What is behind the trick? Giovanni Carta meets magician Michael Vincent

Il trucco c’è, ma non si vede [there is a trick, but it cannot be seen] is an Italian expression which is often said by a magician to describe a trick that has been just performed. I have always thought this phrase was a meaningless cliche – and probably it is – but after meeting the British magician Michael Vincent I started to consider it in a different way.

Michael and I are seated in a cafe. The sunlight comes through the window, enlightening our table where Michael has just spread a thick, green rag for magicians. He is a master of sleight of hand with cards. “I’ve been mastering sleight of hand since I was 10, and I am still practising today at the age of 51. The deck of cards is my instrument of choice and I have an affinity with it,” says Michael while shuffling cards. The trick he is about to show me is a combination of tactile sensibility, coordination and speed of thinking.

I am impressed with the trick. It is simply engaging and exciting. As for Michael, he looks very relaxed. This performance is all about discipline and training which are fundamental elements in Michael’s job. “There’s only about ten people in the world that do this particular trick. I don’t ever show this to magicians, I only do it in my private shows. I spent a year practising it. The whole trick is about conversation while the technique remains in the background,” says Michael minimising.

He, who is also a magic coach, thinks that a magician does not only have to perform great tricks, but has to be someone who establish a connection with their audience. “It has to be a completed perfect marriage of personality and deception. My job is to make sure my audience enjoys the process.” Michael’s magic is not just a demonstration of skills, but it is something to his public, to someone who can enjoy what Michael creates with his hands. Therefore it is very important that Michael keeps the right calmness. “I have to be prepared for when things go wrong, and part of my training over the last 40 years has been learning to be calm, controlled. So that I can access my resources in the moment, when the trick goes wrong. ‘Cause, you know, part of my belief is I wanna give my audience a beautiful experience. I wanna create an atmosphere of magic. The atmosphere is very important to me and if I create the right atmosphere the audience will feel it. Sometimes I’m doing magic for people that just don’t care, they’re not interested. It’s horrible!”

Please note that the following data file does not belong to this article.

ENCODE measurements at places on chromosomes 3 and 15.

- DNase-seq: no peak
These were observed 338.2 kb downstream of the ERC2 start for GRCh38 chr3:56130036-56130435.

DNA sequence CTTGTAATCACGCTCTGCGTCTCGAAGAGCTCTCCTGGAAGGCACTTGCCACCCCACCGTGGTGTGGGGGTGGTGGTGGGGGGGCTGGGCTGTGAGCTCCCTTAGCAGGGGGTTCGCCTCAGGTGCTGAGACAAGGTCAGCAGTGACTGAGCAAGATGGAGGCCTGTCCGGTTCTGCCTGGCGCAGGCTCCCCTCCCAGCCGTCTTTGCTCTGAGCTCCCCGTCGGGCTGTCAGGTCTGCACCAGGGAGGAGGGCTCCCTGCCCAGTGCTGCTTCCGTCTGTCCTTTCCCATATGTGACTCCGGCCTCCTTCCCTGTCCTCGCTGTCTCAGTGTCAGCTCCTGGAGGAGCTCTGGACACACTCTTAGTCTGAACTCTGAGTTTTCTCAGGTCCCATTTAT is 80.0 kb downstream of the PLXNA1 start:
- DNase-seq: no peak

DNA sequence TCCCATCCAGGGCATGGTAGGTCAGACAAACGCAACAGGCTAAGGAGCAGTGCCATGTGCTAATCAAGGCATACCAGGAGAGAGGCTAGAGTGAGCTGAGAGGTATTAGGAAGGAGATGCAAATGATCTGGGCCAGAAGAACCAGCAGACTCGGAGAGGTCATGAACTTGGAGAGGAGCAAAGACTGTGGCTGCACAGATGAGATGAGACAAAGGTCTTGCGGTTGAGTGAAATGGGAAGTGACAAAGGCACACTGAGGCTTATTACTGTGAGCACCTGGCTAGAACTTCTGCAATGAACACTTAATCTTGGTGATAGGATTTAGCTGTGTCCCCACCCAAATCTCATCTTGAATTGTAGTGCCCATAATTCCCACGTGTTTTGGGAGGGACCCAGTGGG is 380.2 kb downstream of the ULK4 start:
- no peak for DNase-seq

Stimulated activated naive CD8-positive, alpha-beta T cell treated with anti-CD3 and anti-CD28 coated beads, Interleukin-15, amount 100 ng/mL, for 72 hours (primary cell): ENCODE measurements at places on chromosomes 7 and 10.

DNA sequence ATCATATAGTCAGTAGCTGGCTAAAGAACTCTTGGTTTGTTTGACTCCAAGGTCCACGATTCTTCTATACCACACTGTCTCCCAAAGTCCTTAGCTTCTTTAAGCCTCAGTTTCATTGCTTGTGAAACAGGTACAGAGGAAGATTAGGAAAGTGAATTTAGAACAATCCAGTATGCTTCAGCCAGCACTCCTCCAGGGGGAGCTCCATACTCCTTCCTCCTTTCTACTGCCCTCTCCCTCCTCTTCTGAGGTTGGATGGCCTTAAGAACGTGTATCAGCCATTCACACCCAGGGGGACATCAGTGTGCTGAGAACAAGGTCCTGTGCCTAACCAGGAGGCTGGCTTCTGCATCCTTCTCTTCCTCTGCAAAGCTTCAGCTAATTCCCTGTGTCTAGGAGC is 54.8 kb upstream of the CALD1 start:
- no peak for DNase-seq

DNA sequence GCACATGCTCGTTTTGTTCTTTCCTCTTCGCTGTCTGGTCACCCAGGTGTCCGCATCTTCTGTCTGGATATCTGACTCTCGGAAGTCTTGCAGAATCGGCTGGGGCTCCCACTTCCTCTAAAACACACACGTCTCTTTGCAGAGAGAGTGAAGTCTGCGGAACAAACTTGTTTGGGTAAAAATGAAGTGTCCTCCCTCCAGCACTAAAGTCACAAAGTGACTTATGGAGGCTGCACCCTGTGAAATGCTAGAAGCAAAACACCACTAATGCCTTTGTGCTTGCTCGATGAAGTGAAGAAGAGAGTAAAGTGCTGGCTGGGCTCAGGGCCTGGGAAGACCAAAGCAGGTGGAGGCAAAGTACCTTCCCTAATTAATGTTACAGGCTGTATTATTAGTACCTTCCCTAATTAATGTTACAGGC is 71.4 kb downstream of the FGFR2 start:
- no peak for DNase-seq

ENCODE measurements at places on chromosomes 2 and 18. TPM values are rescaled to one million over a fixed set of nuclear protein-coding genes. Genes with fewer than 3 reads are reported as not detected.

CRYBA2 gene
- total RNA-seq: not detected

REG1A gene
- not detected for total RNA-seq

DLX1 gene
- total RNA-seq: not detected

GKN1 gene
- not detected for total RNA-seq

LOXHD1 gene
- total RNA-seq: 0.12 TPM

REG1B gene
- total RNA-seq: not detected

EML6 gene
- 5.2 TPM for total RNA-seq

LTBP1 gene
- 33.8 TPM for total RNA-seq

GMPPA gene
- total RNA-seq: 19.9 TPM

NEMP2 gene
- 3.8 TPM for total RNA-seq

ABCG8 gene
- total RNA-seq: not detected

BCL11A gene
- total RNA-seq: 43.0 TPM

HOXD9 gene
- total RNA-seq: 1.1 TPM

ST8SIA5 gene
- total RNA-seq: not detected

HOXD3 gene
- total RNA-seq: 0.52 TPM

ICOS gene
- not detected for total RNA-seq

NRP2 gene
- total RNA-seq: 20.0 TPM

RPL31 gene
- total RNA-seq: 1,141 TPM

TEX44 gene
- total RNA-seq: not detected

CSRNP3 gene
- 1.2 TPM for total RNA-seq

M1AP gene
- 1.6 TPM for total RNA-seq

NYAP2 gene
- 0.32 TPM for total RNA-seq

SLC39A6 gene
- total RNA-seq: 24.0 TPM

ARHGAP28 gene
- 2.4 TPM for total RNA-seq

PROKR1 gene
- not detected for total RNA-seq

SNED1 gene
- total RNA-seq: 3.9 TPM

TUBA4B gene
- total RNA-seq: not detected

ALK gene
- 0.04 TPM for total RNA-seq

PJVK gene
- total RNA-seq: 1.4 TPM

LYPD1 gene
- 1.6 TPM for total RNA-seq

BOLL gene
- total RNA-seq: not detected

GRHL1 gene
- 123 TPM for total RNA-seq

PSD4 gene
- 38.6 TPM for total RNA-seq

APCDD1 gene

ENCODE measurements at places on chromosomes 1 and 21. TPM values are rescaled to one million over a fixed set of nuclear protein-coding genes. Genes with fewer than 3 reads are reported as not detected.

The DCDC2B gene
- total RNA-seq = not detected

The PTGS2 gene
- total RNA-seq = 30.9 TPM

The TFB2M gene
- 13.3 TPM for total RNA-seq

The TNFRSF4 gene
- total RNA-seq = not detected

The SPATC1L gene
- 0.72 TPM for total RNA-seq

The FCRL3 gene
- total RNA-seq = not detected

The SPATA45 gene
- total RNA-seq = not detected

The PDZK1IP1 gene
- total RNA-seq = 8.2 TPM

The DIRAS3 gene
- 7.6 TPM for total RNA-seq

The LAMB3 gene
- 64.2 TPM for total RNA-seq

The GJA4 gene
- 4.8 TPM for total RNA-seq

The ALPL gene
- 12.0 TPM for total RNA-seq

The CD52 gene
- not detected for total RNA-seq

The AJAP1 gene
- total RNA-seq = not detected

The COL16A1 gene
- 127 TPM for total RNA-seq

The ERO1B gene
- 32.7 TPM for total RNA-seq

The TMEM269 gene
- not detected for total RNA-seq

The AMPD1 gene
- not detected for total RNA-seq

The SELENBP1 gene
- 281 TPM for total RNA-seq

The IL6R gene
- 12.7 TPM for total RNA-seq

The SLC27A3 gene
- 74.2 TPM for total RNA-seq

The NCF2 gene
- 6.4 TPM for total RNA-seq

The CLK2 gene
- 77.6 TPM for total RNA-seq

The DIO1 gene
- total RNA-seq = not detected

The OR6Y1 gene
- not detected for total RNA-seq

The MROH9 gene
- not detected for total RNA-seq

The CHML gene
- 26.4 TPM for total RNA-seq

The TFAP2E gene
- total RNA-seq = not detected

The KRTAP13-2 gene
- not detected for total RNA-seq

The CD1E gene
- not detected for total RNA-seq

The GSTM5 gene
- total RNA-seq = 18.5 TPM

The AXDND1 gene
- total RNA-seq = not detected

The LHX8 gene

Over the years Michael has met, thanks to his love for magic, a great number of magicians. Some of them were also teachers and inspirational figures. “Alan Alan used to own a magic shop in London near the British Museum. I used to go to the shop every day because he was the only magic shop owner who took the time to have a conversation with me about magic.” The British escapologist died last year after a long illness and Michael talks about him with an authentic esteem. “Alan introduced me to a very famous individual by the name Cy Endfield. He was a Hollywood movie director and a very skillful magician, with cards, but I didn’t know him at that time. In 1982 Alan introduced me to the greatest Italian magician I’ve ever seen by the name of Slydini. He became a big inspiration for me because I saw real magic. I was 18 and I spent 4 days with Slydini and I’ve never seen him again. But in those 4 days he gave me everything I needed to be a great magician.”

If I think about Michael’s dedication, it does not surprise me to know that – apart from Alan, Endfield and Slydini – Michael was even inspired by the great Michelangelo Buonarroti. “From a single block he had the ability to see the image. It is extraordinary. It’s so beautiful to think that he created this by himself with a hammer and a chisel over four years. I thought to myself. If Michelangelo could do that, what about my complains of three, four hours practise. It’s nothing. When I practise my magic I have that in mind, because I know when I’m finished, I would have something very beautiful.”

Since 1991 Michael has been a professional magician. After winning several awards around the world and appearing in TV, he started to teach. “Every student I teach becomes part of my legacy. These young magicians, they will remember my name and say Michael Vincent showed me this. I believe my students are my best teachers. I’ve got to translate my knowledge, so they can understand it. So, my students teach me how to teach them. Because I can’t take for granted they would understand my way. I’ve got explain it in a simple language.”

The sunlight has gone and I ask Michael to show me another trick. I could watch him hours and I am sure I would not get bored. Yet again, his elegant deception naturally comes out. Then Michael takes a photo of me. “It’s for my photo blogging project,” he says. “My identity is quite large, and I like that. ‘Cause one thing I hate is putting things in a box,” he adds before leaving me.

Il trucco c’è, ma non si vede. Perhaps now I understand why the proverbial trick cannot be seen. How can you see 40 years of devotion and everyday preparation while your eyes are glued on cards? There is no trick without passion and discipline. Probably it is for this reason that we cannot see it. Because we forgot that behind the trick there is always something else.

March 2015.

Check Michael’s website: http://www.michaelvincentmagic.com/

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